This is all happening too fast.
It’s not just the growing, it’s the developing, the knowing, the maturing. “Stop growing up, start growing down,” I tell them, and they roar with laughter. “Again?” requests Ralph, “Will you tell me to grow down?” (“Grow down,” I obligingly order him. “NO!” he yells in evident delight).
Ralph started toilet-training on the weekend. I have always said this wasn’t the kind of parenting blog that would share the details of my children’s challenges, and I’m not about to change that now, so I’ll spare you the details of that particular story (although you can ask me in private if you want to: there is much hilarity for people who can appreciate or relate to that sort of thing). But I didn’t need Ralph to keep reminding me “I’m a big boy now!” to reinforce the significance of this time. Nappies = babies. Undies = big kids. Once my last baby is out of nappies, that tender, sweet, all-encompassing stage in my life is gone forever.
Oh, it’s such a boring cliché, I am bored even as I write it and you are probably yawning, if you’re still here at all. Alert the media: Mother Mourns Passing of Time.
Each little milestone, announced with such pride.
Scout: “Mummy, watch me. I can skip!”
Ralph: “Mummy look at me standing on one leg!”
Scout: “Is this how I write my name Mummy? I am very good at this.”
Ralph: “Don’t help. I can brush my own teeth.”
And Scout (beaming with pride): “Maman, comment ça va?” (“Je vais bien, merci,” I reply.) Scout (nodding her head approvingly, like a wise old lady): “Ah, bon.”
Here is another cliché that is true: every age is the most wonderful and the best.
Whether they are cloud-gazing or deciphering words, practising new skills or teaching one another, seeing the world through their eyes is a great privilege, a front row seat to the theatre of life as it unfolds, all over again. Just like it was for me when I was their age, I imagine, but I was too busy doing the growing to pay attention to the sheer wonder of it all.
Last night I lay them on the carpet side by side after their bath, to get them dressed. They turned to face each other, giggling and playing, each one using the other one’s hand as a pillow, feigning sleep, cuddling, kissing.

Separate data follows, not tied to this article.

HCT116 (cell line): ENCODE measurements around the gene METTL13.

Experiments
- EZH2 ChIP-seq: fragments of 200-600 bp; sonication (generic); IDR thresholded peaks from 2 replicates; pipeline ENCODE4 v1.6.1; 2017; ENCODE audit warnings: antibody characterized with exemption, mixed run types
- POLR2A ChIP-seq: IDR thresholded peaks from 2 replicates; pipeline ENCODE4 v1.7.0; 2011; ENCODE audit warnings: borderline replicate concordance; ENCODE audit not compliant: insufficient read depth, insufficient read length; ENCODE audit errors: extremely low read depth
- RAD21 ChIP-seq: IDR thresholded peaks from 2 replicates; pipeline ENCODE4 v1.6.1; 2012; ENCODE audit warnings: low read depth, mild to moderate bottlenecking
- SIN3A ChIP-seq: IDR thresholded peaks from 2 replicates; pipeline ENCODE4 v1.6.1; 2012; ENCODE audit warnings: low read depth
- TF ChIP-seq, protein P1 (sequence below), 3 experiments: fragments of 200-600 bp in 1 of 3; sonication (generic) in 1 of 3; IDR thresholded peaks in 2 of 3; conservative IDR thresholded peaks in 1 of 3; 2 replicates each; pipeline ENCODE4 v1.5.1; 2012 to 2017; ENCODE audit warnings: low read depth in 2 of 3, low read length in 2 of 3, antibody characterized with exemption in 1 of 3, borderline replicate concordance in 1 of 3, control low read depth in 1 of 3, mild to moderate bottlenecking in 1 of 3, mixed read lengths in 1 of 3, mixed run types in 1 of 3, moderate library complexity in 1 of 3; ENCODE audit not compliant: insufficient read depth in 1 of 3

Suddenly it all hit me.
I stopped trying (and failing) to get them dressed, and started paying attention, proper attention, to the moment. “Look at them!” I wanted to open a window and shout to the whole world. Why couldn’t everyone else see what I was seeing, the absolute miracle of these two human beings?
(A mother’s ego that everyone must naturally find her children as fascinating as she does.) (Nobody does.) (Plebs).
Time stopped and it didn’t matter any more how big they were getting or how small they still were, the new skills they had mastered or their adorable mistakes, it was just them. These two amazing individuals, and their love for each other. Such a love that I have never seen between two people for each other. Ever.
Later, we three snuggled together and read stories. I read to them from Amazing Babes, a book that celebrates women of courage, of conviction, of creativity, and of compassion. We had conversations about women’s rights and war crimes, about equal opportunities, about the law. It wasn’t easy to explain these things in ways that a four-year-old and a two-year-old could understand, but I loved them for trying. Those little furrowed brows: concentrating, questioning.
Small fingers tracing over the dark skin of Mum Shirl. All the questions! About prisons and prisoners, about Indigenous people in prison, about the whole history of colonialisation. Those big grey eyes looking up at me, round as little stars. “What did the people from England do to them that was naughty?” I took a deep breath. “Well, they took away their homes, and they hurt them. They tried to be the bosses of them, and they were cruel to them.”
Those eyes again. “Why?” Oh sure, let’s just solve the entire problem of racism during a cosy bedtime-story chat. “Because they were different,” I said at last. “They looked different, and believed different things, and spoke a different language, and lived a different way. Because they were different, the people from England though they were better than them.”
Scout stroked the dark-skinned face of Mum Shirl again. “Shohana has dark skin like this,” she said, thoughtfully, “and Bella,” naming her best friend. I pressed the advantage. “Do you think any of our friends are better than others, because of the way they look or what they believe?” She shook her head solemnly. I could tell she still didn’t understand: racism wasn’t just wrong, it was genuinely incomprehensible.
“Vaishali looks like that,” Ralph piped up all of a sudden. “Yeah and Rajetha!” Scout returned. “It is a little bit like Yulia,” Ralph continued (he pronounced it “Loolia,” be still my heart). They started naming everyone they knew and loved with skin that was any colour other than their own: friends and teachers from India, Iran, Pakistan, Singapore, Indonesia, China, Peru.
Last night I talked politics and race and feminism and creative expression with my two kind and compassionate children. Yes, they are growing up, and it is an honour to witness the growing.
Permit me a proud-Mama moment, cliché or not.